How to Clean a Perfume Spill

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Things You'll Need

  • Ground coffee

  • Bowl

  • Baking soda

  • White vinegar

  • Rags


If possible, open a window to help the smell disperse faster.

Because perfume contains essential oils, a perfume spill often cannot simply be mopped up with paper towels or a rag as you might wipe up spilled water or juice. Instead, you need to take some extra cleaning steps to insure that you do not leave an oily smear behind once you have sopped up the liquid. In addition, you will likely wish to disperse the aroma, since most perfumes are pleasant in small doses but can be overpowering and even cause watery eyes, coughing and sneezing in large ones.

Step 1

Wipe up the area using a dry rag. The rag will absorb most of the liquid, but you will notice that there is an oily smear left behind on the surface where the perfume was spilled. If it was spilled on carpet blot the area instead of wiping it or scrubbing it.

Step 2

Dampen a new rag with water and white vinegar. You can either mix the solution in a bowl or just wet the rag, pour on some vinegar, then wring the whole thing out.

Step 3

Use the vinegar rag to wipe up or blot the oily smear.The vinegar will help kill the scent and remove the traces of essential oil.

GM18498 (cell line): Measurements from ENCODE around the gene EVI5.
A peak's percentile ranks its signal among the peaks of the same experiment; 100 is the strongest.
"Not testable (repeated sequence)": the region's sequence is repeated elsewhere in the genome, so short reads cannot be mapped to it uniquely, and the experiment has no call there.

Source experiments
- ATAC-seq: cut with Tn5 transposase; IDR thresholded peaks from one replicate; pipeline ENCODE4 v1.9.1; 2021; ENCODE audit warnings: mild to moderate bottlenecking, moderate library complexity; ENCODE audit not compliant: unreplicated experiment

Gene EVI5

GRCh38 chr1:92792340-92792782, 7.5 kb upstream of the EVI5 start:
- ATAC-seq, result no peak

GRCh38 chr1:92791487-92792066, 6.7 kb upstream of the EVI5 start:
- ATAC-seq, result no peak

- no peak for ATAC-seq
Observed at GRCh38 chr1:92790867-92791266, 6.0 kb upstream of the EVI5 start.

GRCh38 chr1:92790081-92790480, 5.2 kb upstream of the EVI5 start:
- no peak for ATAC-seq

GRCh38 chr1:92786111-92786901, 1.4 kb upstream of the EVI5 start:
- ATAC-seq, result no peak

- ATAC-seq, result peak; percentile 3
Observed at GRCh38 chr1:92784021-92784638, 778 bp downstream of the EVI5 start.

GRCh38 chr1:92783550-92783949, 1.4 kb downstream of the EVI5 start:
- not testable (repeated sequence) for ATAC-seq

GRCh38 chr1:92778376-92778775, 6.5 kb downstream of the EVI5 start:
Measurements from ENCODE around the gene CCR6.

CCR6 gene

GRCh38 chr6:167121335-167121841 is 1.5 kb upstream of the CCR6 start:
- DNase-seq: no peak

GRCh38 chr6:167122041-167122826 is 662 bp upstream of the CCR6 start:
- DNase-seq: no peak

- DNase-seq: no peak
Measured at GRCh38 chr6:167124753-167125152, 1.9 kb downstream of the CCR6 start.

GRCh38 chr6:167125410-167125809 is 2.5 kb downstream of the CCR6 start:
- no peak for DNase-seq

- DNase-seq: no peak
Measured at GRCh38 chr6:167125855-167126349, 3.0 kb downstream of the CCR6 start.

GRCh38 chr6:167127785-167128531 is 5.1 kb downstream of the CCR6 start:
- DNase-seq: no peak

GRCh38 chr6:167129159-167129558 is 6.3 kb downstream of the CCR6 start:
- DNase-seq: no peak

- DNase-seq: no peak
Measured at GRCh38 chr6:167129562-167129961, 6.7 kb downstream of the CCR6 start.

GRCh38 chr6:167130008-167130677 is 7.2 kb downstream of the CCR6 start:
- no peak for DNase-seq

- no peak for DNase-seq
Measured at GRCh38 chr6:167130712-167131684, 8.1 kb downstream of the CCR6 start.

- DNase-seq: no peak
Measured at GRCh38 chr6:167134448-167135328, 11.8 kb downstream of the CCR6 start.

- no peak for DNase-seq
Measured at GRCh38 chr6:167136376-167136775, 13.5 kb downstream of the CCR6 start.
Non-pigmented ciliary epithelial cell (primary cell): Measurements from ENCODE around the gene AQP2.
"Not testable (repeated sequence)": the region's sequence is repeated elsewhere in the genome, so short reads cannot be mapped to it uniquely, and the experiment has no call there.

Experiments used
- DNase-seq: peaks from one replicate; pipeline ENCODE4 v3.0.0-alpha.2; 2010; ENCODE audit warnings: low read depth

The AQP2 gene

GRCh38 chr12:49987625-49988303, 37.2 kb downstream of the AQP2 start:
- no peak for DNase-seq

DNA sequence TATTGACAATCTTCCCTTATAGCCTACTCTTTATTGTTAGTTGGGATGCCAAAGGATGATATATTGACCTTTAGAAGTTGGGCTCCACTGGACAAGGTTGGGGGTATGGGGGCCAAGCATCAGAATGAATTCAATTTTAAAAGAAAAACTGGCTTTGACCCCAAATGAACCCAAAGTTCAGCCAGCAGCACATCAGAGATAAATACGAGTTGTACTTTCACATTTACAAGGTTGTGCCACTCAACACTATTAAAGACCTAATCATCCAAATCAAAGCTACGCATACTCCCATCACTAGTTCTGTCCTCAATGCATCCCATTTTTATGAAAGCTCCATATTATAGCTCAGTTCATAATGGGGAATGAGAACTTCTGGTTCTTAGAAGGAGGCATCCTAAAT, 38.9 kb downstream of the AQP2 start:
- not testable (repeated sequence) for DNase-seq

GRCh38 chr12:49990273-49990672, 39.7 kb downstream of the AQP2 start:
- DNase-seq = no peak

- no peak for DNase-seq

Step 4

Clean the area with baking soda. At this point, the area will likely be fairly dry. Sprinkle baking soda over the spill, then wipe or blot it up with a damp rag. This will remove any light stains and diminish the scent further.

Step 5

Set out a bowl of ground coffee in the room. The grounds will absorb the scent and help cover it until it fades. Once you have allowed the ground coffee to sit for a few days, you will notice that you can barely tell there was a perfume spill at all.


Carole Ellis

Carole Ellis began writing in 2004 for the "UGA Research Magazine." Her work has appeared in Growing Edge, Medscape and Doctors' Guide publications. In addition to medical coverage, Carole publishes a real estate newsletter called REJournalOnline and is the news editor for the Bryan Ellis Real Estate Letter. She has a bachelor's degree in English and graduate work in creative writing and plant biology.